Ecological Data From Deep In The Pantry
Most people wouldn’t be excited by a call offering a basement full of canned salmon dating back to the 1970s. But for researchers trying to establish baselines for what’s normal and what’s not when it comes to aquatic parasite populations, the archive of fishy tins, maintained by the Seattle-area Seafood Products Association, was a valuable resource.
Natalie Mastick and colleagues combed through the tins with tweezers, counting the numbers of parasitic anisakid worms they found. (Since the salmon was cooked, the worms—though gross—posed no risk to human eaters.) The team found that in their samples of chum and pink salmon, the incidence of parasitic infection increased over the 40 years covered by the salmon archive. The finding might be good news—an increase in the numbers of marine mammals in the area, key hosts for the parasites, could be responsible for the wormy increase.
Natalie Mastick, a PhD candidate in the University of Washington’s School of Aquatic and Fishery Sciences, joins guest host Roxanne Khamsi to explain the study.
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Natalie Mastick is a PhD candidate in the School of Aquatic and Fishery Sciences at the University of Washington in Seattle, Washington.
ROXANNE KHAMSI: This is Science Friday. I’m Roxanne Khamsi. If you’re about to eat lunch, fair warning. You might want to put down that sandwich for this next one. How do you map out a picture of how marine parasite populations have changed over time? Unfortunately, there’s no great archive of historical samples. Or is there?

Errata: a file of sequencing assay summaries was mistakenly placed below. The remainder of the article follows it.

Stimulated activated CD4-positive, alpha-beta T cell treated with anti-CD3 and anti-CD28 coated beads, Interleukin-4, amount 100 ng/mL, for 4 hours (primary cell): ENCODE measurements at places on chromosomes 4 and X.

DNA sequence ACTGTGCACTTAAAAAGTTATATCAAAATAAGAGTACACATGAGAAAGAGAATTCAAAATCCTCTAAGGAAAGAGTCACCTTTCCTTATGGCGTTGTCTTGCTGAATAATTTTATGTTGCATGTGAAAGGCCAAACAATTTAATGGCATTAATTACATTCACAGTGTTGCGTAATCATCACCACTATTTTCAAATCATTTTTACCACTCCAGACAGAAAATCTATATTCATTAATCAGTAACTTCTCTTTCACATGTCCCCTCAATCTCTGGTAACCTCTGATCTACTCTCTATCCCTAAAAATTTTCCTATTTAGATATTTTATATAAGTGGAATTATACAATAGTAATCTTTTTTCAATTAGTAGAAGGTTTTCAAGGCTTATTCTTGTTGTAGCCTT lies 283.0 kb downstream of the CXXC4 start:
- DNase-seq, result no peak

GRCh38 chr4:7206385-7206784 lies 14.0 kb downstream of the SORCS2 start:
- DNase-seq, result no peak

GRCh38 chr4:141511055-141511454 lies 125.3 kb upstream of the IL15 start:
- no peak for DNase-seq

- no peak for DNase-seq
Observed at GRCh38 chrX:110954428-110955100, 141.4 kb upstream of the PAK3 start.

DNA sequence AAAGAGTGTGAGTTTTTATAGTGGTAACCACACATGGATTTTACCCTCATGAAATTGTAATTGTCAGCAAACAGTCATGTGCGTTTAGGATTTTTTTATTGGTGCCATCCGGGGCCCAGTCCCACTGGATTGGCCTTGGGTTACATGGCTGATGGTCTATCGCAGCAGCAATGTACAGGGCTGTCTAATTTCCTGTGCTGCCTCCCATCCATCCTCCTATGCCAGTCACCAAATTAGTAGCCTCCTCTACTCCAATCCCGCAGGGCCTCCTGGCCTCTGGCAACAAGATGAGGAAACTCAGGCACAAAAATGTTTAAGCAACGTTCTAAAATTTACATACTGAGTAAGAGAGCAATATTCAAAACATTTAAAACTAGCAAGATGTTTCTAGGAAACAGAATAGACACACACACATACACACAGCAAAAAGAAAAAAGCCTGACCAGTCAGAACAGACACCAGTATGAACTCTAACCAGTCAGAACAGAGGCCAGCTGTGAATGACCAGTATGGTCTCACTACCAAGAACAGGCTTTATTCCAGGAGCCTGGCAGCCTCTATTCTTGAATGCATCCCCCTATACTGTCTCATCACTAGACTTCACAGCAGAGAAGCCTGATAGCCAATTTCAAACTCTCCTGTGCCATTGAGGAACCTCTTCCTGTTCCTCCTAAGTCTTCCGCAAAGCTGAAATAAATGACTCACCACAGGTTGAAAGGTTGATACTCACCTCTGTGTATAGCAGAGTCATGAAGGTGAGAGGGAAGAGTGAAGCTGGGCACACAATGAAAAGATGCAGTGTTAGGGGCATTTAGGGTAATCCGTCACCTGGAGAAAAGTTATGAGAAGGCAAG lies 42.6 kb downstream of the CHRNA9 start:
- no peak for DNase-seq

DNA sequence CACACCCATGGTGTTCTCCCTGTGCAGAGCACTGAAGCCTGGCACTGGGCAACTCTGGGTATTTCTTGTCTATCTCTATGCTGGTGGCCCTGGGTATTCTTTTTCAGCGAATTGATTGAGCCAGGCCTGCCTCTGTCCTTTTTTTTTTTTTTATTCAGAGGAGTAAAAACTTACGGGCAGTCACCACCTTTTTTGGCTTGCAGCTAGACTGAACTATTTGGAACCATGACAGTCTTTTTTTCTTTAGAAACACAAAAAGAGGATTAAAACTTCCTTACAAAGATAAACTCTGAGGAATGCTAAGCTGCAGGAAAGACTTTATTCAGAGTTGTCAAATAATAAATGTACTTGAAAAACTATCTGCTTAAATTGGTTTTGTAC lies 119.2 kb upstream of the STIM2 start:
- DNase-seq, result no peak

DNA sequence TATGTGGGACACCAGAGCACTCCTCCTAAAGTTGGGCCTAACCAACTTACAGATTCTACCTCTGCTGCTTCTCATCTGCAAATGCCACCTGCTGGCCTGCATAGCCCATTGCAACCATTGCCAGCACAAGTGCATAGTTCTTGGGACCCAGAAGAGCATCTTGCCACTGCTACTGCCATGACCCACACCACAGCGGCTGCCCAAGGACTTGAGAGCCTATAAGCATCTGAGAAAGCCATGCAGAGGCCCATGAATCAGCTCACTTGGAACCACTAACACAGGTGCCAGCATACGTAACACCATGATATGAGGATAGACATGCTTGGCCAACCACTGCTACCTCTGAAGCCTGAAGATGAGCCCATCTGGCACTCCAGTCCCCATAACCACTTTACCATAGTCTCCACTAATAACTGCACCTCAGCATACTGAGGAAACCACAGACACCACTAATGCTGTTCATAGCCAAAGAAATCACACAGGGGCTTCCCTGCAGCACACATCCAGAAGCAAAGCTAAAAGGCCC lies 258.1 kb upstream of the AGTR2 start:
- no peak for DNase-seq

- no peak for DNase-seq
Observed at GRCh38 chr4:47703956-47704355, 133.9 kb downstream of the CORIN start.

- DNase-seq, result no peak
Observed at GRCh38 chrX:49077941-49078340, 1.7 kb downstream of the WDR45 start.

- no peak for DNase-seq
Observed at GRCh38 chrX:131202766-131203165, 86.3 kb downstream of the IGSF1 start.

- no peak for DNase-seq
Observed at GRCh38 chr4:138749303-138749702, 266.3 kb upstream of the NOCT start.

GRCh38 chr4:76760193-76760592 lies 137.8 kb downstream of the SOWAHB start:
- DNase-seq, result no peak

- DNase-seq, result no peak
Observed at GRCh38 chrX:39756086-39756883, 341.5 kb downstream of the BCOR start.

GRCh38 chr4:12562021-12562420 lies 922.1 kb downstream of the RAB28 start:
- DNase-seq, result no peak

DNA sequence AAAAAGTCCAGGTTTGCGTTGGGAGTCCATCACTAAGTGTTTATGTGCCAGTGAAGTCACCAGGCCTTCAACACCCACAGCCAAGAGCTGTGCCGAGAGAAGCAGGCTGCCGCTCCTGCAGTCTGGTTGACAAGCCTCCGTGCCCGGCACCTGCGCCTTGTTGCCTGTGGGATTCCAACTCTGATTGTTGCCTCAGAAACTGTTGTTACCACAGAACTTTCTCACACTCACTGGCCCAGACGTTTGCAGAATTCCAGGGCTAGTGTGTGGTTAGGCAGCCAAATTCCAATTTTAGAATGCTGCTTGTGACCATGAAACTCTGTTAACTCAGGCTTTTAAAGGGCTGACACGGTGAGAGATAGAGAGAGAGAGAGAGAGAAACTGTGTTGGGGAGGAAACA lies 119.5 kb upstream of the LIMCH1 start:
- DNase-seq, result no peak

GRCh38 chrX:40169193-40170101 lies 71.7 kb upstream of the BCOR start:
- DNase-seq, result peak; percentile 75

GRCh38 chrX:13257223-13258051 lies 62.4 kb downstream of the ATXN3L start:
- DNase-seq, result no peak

Researchers recently gained access to a trove of canned salmon reaching back over 40 years. And they’re using that information to try to build a baseline for what’s normal and what’s not in the seas. Joining me now to talk about this is Natalie Mastick, who’s a PhD candidate at the University of Washington’s School of Aquatic and Fishery Sciences in Seattle. And she recently presented her work on this at the Ecological Society of America meeting. Welcome, Natalie, to Science Friday.
NATALIE MASTICK: Thank you for having me.
ROXANNE KHAMSI: So Natalie, can you talk to me about these salmon samples? Tell me a little bit more about where they came from.
NATALIE MASTICK: So the lab that I work in is Dr. Chelsea Wood’s lab at the School of Aquatic and Fishery Sciences. And we have kind of made a reputation for ourselves as being historical ecologists. So we use any type of historical data we can get our hands on to reconstruct baselines that might have been lost, especially for parasites, which are understudied.
And there’s an organization local to Seattle called the Seafood Products Association that heard about us in our lab and said, we have a basement full of canned salmon from the ’70s and on. Are you interested? And after sitting on that invitation for a while, I heard about it and jumped on it because I’ve been trying to figure out how parasites have changed in salmon for a long time. But there really aren’t that many museum specimens available for salmon.
ROXANNE KHAMSI: And so all of sudden, there was this trove of salmon. But what does 40 years of salmon in cans look like?
NATALIE MASTICK: I was expecting to see really old vintage labels and ruptured cans and things like that. I didn’t see that at all. I saw plastic totes full of unlabeled aluminum cans. It looks a lot like canned tuna.
It’s cooked fish inside of a can. It comes in different sizes. Some of them are those traditional kind of squatty cans. Some of them are about the size of a can of beans. And then there are mega cans that are huge, like Costco size.
ROXANNE KHAMSI: So you got out, I would assume, a can opener. But once you have the cans open, how do you analyze that salmon flesh, or whatever you call it?
NATALIE MASTICK: That was the question because we’re really used to analyzing frozen, or fresh, or museum specimens of fish. But we hadn’t looked at cooked fish before for worms. So it took some trial and error between me and a post-doc in our lab, Rachel Welicky, and eventually found out that the most effective way of finding these worms is by using two pairs of forceps– so basically, two pairs of tweezers– and picking through all of the meat.
ROXANNE KHAMSI: So you guys were picking through these specimens with your special tweezers. What do you actually see when you’re looking, I assume, with a microscope?